Category : C Source Code
Archive   : JJBQC.ZIP

Output of file : JJBGLOSS.DOC contained in archive : JJBQC.ZIP

* *
* *
* *
* *
* Copyright (c) 1989, JJB. All rights reserved. *
* *
* Purpose: *
* *
* The purpose of the glossary is to explain the basic JJB functions *
* and how to use them. *
* *
* In some cases, technically correct C jargon is replaced by words *
* the average person can understand. *
* *
* JJB, 9236 church Rd suite 1082, Dallas, Tx 75231 (214) 341-1635 *

* *
* functions in file: *
* *
* --------------- ---------------------- ------------------- *
* *
* jjb_initalize() input( input_dollar( *
* jjb_start() input_num( enter_dollar( *
* group( input_lnum( *
* option( enter( *
* init( enter_num *
* leave( enter_lnum( *
* help( Plus additional *
* default() functions which *
* dosexit( let you make your *
* plus hidden own functions. *
* library functions *
* *
* The JJB quick library 'JJB.QLB' contains the functions above. *
* The .bat file 'JJBGO.BAT' can be used to create 'JJB.QLB' *
* *

The input functions above give you a trememdous amount of control over
input. You can input alpha-numeric, integer numeric or long numeric. You
can even specify the number range the input must fall into in order to
be acceptable. The functions are explained in this glossary.

The three enter functions make data entry very simple. You can also
design your own enter functions.

* ------------------------------------------------------------*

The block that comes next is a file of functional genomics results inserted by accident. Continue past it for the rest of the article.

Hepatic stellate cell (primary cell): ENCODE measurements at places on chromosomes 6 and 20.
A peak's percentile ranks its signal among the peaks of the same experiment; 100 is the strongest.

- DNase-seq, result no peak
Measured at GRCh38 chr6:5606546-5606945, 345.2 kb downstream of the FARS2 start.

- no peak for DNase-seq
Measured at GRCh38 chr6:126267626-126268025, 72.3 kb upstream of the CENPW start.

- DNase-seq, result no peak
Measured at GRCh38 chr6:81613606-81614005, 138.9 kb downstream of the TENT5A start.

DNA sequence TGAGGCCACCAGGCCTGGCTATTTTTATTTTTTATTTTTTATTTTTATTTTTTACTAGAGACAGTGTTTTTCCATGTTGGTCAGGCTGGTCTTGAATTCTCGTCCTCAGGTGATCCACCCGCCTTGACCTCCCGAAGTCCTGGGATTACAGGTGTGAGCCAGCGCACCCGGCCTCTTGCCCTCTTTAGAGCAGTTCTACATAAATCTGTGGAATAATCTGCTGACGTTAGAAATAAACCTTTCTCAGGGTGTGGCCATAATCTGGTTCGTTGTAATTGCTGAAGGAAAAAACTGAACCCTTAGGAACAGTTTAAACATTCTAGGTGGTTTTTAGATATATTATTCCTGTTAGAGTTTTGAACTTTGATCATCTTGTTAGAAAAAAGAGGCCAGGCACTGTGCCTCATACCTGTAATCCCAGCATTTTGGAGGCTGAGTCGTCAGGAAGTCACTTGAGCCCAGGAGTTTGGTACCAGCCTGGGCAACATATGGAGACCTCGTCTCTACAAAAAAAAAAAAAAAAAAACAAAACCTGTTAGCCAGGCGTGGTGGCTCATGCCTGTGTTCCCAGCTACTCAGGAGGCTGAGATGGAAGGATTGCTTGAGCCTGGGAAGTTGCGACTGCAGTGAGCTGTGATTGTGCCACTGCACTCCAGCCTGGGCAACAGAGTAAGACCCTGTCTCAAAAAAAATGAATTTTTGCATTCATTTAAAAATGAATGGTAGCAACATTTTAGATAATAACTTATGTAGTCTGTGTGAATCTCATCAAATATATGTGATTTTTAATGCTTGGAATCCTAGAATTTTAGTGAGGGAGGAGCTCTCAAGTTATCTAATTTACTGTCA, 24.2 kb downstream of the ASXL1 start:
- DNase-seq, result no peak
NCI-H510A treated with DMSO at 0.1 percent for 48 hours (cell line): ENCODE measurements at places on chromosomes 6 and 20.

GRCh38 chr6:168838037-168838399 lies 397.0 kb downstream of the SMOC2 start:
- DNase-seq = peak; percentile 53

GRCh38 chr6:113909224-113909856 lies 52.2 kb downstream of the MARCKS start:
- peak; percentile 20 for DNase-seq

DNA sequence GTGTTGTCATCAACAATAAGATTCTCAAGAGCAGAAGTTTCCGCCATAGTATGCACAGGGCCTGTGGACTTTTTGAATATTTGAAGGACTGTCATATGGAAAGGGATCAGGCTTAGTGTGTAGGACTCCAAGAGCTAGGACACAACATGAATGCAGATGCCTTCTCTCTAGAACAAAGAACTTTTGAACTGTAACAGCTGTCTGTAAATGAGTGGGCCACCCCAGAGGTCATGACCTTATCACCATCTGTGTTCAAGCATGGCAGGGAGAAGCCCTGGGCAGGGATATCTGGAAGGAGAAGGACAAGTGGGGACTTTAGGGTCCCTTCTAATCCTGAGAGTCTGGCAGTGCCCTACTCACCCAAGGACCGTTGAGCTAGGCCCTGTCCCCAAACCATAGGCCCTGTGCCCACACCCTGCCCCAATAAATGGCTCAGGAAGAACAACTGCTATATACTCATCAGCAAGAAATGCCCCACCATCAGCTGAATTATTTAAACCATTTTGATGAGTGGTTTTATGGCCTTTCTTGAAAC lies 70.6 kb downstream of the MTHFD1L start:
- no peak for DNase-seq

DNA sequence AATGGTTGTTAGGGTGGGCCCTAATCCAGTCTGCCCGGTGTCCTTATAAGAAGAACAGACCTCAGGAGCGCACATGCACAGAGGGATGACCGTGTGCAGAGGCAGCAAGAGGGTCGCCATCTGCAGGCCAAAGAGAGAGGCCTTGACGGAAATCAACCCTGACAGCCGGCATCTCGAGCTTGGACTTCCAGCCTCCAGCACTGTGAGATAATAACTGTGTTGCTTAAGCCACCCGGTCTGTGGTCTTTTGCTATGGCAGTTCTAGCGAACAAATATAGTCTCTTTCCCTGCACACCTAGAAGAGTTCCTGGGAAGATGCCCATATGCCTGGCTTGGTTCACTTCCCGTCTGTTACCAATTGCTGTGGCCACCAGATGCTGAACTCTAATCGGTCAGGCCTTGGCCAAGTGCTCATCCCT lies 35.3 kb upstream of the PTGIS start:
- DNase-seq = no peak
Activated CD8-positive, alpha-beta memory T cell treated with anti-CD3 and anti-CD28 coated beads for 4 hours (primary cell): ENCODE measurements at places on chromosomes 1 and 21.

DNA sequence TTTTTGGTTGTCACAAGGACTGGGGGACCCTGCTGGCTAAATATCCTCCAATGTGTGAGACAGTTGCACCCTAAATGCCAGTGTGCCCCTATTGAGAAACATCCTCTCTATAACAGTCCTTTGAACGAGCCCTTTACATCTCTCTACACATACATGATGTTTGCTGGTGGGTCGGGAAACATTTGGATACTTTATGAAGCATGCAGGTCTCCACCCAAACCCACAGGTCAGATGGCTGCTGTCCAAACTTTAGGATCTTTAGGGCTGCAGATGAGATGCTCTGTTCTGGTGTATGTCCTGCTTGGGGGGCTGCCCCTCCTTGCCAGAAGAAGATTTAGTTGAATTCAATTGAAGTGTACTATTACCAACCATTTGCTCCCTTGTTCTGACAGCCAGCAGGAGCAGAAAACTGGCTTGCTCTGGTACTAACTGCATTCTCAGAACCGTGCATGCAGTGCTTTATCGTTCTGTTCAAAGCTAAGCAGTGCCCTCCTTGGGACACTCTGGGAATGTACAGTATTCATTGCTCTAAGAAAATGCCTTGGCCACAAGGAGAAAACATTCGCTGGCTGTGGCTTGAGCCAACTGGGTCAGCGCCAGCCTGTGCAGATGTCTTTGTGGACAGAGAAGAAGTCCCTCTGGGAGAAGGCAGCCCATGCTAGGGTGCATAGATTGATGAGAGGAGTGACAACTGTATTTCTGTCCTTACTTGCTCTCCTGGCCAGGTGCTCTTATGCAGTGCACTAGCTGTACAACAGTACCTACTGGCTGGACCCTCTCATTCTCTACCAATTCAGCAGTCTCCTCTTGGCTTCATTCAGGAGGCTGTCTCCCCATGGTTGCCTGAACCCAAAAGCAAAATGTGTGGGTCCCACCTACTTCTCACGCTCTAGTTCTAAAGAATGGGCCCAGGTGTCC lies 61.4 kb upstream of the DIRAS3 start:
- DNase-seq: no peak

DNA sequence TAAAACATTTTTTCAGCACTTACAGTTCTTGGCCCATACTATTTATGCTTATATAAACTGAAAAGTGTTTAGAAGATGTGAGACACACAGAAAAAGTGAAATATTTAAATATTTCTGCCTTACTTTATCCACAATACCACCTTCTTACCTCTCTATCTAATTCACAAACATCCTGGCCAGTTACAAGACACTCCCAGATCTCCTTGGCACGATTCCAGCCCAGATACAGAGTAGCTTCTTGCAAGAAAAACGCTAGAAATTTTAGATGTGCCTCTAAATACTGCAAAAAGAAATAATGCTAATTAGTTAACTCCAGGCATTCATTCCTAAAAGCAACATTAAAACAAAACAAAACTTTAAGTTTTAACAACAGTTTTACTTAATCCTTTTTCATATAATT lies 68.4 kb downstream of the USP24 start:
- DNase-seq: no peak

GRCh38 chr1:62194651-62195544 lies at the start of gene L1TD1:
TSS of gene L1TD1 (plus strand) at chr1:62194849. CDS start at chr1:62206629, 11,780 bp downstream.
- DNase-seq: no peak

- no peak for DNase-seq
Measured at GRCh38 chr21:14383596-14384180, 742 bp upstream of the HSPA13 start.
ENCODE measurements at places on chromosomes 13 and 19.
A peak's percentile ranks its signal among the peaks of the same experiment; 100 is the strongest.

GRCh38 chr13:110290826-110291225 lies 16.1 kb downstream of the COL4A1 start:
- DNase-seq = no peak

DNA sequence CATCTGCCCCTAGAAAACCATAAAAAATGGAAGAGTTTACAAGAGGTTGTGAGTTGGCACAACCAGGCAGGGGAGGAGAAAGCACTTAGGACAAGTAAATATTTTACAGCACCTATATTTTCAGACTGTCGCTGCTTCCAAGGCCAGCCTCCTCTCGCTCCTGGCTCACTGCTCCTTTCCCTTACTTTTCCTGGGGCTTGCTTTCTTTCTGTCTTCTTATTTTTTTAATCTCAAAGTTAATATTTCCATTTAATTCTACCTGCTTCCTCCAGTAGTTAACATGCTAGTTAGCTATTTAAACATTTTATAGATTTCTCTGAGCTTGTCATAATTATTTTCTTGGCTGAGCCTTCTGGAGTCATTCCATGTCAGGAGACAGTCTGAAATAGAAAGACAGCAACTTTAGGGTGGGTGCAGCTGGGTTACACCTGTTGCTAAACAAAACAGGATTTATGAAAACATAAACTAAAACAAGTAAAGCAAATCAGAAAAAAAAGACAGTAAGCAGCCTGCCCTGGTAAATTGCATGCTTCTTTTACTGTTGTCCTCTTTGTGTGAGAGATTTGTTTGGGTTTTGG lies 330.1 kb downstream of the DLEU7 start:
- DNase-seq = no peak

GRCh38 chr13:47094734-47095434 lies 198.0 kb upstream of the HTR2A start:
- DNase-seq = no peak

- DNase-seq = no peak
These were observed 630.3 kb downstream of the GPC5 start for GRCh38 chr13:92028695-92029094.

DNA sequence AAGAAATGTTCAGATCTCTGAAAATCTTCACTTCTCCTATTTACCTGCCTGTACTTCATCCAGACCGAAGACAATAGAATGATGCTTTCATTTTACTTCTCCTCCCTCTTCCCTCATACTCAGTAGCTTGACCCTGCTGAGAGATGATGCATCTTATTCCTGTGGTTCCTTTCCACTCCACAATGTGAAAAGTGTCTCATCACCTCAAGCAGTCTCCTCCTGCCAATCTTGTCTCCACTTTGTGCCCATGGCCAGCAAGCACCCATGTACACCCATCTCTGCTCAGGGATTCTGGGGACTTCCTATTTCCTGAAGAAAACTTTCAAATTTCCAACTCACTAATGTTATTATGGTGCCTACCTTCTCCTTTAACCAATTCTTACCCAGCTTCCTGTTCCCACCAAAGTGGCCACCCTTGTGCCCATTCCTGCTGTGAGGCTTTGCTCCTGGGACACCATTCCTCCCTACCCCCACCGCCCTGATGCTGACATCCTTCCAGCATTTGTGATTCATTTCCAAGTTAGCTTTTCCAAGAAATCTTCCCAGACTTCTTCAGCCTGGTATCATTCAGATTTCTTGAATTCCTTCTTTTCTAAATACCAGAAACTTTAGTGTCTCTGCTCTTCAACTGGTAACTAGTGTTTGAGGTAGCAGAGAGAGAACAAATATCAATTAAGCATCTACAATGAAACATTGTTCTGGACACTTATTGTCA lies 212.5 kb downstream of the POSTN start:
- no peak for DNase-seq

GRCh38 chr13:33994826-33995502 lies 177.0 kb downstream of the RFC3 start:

* ------------------------------------------------------------*

'jjb_initalize()' initalizes the entire JJB system. It should always
be the first function in every program you write.

After jjb_initalize(), you may use any of the hidden JJB library,
see JJBREAD.ME for more on the hidden JJB library.


main() {




* ------------------------------------------------------------*
* ------------------------------------------------------------*

'jjb_setup()' is the function to use for setting up all our program's
options. Place 'jjb_setup()' in your program.

Below is a list of functions you can use in jjb_setup():

group( to set up a new group
option( to set up an option
funct( to assign a function name to an option
init( to assign a function for initalizing
leave( to assign a function when leaving
help( to assign a function to the F1 key
default_opt() to label an option as the default option
dosexit( to assign a function for exiting your program
set( to change a JJB variable or switch setting
get( to fetch a JJB variable or switch setting